"For a long time, I didn't want to be this way," Williams says of his homosexuality. He was married previously, and fathered a daughter.
They found each other at a discussion group in Washington for gay men. Williams had recently retired from a career as an Army dentist. Simon, at the time a military police specialist with the U.S. Army National Guard, was being treated at Bethesda National Naval Medical Center for a broken ankle incurred during a training exercise.
A friendship blossomed. "We developed a great bond. It wasn't just physical attraction or material," Williams says. "We talked a lot."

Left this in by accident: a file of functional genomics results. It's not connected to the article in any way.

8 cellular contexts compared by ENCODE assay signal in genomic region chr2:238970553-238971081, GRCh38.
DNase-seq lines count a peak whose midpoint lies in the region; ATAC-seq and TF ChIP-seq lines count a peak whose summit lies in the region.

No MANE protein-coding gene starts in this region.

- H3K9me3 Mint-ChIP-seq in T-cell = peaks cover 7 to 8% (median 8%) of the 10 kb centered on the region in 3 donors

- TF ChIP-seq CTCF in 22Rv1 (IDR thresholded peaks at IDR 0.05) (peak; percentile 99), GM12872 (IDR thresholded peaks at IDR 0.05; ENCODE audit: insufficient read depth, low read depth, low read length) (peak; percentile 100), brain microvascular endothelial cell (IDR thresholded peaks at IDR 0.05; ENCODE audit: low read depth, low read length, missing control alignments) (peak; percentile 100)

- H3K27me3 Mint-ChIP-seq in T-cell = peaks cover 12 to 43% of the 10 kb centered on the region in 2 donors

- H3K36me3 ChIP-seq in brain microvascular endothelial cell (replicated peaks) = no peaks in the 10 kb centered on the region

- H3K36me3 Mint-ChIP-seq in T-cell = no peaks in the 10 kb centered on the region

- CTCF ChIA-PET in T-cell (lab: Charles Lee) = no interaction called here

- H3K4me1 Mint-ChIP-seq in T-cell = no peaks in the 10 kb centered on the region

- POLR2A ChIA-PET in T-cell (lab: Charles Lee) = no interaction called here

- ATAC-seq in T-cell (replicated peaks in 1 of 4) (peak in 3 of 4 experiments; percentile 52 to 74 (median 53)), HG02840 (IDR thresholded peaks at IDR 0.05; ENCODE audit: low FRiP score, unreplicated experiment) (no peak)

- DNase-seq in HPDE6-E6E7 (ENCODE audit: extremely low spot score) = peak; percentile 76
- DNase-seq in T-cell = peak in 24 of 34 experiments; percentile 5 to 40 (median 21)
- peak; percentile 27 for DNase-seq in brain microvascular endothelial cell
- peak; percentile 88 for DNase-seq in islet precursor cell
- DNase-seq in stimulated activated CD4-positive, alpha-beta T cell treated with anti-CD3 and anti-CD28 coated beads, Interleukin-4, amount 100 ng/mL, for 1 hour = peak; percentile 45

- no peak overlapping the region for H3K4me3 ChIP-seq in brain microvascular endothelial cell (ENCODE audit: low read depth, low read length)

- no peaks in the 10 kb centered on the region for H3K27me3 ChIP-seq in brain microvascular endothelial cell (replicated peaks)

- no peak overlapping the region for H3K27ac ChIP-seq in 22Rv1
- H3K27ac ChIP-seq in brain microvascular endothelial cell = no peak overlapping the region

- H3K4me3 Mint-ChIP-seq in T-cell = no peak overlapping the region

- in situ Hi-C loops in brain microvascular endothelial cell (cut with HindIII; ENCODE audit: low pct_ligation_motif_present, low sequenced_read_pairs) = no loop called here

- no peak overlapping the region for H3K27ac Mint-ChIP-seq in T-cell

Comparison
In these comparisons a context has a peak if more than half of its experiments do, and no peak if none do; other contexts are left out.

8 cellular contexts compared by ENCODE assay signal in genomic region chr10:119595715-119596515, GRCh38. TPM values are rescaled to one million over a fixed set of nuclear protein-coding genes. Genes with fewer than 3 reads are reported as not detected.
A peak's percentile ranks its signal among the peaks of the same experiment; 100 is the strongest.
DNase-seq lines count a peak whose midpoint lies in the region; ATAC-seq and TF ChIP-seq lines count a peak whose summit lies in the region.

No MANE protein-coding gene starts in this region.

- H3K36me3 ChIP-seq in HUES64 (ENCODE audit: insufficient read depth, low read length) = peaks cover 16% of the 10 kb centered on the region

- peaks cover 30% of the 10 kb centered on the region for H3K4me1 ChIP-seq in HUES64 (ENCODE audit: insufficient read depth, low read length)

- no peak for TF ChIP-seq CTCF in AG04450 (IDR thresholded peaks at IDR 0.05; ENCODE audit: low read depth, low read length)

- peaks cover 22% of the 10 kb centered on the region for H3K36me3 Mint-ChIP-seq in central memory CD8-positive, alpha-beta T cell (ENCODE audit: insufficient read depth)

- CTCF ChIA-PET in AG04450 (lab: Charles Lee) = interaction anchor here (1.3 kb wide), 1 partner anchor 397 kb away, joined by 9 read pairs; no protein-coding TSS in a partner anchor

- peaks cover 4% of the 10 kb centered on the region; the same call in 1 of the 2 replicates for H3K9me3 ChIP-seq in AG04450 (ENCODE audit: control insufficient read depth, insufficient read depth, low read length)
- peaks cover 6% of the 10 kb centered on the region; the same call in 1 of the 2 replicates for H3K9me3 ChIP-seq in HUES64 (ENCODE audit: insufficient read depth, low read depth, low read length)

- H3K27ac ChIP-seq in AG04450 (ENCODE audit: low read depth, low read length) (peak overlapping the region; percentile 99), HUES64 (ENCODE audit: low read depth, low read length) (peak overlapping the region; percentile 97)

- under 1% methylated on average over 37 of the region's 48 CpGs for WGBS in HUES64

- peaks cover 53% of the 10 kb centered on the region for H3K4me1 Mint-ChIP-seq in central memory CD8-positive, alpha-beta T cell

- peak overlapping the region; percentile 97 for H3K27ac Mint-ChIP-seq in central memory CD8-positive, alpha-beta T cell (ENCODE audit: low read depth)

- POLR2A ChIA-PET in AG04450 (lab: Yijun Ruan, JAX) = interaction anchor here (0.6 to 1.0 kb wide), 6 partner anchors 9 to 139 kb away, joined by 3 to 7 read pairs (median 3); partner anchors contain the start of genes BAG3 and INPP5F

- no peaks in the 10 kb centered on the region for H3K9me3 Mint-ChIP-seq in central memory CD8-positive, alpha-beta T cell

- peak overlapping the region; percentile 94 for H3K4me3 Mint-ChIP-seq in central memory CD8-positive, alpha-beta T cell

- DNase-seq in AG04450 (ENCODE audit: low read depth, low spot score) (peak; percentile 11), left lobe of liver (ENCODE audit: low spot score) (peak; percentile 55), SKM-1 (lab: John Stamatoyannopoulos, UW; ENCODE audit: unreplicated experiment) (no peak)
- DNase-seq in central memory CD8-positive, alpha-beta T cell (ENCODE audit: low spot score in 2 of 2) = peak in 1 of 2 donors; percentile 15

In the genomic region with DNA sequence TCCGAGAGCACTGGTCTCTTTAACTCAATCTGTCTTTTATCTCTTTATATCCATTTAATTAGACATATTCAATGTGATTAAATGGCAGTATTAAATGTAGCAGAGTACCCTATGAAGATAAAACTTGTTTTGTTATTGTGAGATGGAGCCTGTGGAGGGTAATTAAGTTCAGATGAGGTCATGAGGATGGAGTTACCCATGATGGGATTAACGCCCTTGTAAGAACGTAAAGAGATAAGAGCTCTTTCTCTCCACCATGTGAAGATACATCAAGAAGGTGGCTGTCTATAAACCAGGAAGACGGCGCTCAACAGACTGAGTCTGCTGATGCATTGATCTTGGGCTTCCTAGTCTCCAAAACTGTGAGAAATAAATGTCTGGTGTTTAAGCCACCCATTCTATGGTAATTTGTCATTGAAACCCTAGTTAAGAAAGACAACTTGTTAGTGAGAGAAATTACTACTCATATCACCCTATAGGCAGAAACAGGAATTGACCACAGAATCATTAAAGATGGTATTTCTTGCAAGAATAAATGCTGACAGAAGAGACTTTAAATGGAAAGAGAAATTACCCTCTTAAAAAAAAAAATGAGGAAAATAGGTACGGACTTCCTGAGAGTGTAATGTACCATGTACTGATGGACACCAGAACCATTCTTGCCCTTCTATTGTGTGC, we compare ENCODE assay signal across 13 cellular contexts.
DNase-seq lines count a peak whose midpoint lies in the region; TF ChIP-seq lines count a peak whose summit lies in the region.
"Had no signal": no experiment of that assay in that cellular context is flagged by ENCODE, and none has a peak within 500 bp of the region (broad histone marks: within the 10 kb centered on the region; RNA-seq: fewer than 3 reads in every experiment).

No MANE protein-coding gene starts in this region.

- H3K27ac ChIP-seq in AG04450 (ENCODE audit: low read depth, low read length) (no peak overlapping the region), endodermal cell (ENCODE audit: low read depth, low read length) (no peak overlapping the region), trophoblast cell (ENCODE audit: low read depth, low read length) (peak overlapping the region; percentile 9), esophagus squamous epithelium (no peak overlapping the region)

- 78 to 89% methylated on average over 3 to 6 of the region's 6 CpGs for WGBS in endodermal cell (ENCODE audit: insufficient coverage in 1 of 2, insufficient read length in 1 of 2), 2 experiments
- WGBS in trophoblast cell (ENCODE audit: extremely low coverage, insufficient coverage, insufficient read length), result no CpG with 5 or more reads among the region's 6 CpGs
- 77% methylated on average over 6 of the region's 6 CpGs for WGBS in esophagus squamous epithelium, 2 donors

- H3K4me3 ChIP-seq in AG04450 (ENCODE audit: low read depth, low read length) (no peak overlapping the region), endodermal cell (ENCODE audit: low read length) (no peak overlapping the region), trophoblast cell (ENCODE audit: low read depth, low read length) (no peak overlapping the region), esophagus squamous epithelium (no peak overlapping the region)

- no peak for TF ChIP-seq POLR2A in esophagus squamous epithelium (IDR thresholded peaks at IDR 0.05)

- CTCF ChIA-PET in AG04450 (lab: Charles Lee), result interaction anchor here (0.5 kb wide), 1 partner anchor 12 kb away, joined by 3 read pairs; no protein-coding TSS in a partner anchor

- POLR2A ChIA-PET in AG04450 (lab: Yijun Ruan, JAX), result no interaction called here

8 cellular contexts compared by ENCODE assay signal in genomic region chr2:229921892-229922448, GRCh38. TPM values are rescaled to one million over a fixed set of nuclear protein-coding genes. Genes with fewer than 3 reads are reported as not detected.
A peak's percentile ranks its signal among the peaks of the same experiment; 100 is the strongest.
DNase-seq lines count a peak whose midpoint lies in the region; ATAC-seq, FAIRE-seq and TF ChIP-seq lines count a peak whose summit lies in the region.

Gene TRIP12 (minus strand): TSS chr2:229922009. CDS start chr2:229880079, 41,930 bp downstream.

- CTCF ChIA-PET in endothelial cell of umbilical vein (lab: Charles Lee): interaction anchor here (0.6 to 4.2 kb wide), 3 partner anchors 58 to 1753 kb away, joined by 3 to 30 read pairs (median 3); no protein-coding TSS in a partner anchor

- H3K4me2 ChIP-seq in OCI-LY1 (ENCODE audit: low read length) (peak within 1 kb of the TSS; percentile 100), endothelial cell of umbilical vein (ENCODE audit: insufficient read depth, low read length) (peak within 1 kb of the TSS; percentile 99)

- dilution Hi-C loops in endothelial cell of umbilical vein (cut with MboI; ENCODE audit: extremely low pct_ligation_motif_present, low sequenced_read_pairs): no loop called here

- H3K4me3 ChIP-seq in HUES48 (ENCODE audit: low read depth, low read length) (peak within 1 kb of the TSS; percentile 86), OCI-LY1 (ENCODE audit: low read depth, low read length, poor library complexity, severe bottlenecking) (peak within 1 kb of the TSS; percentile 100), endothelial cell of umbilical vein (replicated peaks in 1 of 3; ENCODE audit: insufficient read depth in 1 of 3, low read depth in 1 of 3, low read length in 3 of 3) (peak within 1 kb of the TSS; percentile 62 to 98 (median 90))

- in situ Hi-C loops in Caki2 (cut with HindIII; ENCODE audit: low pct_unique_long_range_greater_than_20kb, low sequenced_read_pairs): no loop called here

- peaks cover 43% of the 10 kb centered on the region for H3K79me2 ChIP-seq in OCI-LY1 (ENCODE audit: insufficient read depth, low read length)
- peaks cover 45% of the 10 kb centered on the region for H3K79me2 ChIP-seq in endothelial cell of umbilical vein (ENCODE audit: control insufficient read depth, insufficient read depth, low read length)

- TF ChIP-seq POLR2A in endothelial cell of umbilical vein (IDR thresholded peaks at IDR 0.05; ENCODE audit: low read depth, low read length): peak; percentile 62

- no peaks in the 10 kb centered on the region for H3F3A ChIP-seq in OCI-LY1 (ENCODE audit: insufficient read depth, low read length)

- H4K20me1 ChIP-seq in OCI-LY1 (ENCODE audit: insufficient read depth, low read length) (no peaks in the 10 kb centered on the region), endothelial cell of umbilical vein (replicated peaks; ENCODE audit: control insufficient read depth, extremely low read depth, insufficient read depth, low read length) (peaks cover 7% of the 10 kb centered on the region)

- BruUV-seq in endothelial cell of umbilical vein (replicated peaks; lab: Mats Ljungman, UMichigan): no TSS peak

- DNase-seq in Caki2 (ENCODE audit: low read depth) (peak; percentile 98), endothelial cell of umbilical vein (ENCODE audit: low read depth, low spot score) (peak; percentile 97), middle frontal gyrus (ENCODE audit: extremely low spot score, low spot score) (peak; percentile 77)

They took a couple of cruises together and fell in love. Within 10 months, they were living together.
As a couple, the two men devoted much of their free time to US Helping US, an HIV/AIDS service program that they still are involved in. The idea of adopting children didn't surface until they had been together for three years. "It wasn't, `Let's have a family!' We had to figure out who we were first, whether we could live together in harmony," Williams says.
Simon, a Trinidad native who grew up in the Virgin Islands with his mother and stepfather, discovered that his partner was a neat freak. On the other hand, "I'm very carefree," he says.
For his part, Williams found that Simon refused to let him to go to bed angry if they argued.
Simon, Williams says, also helped him accept his identity as a gay man. "I would say he's given me the strength," he says. "I wasn't as out. I pretty much went with the flow. I wasn't quite the activist. I was not ashamed, I was reserved."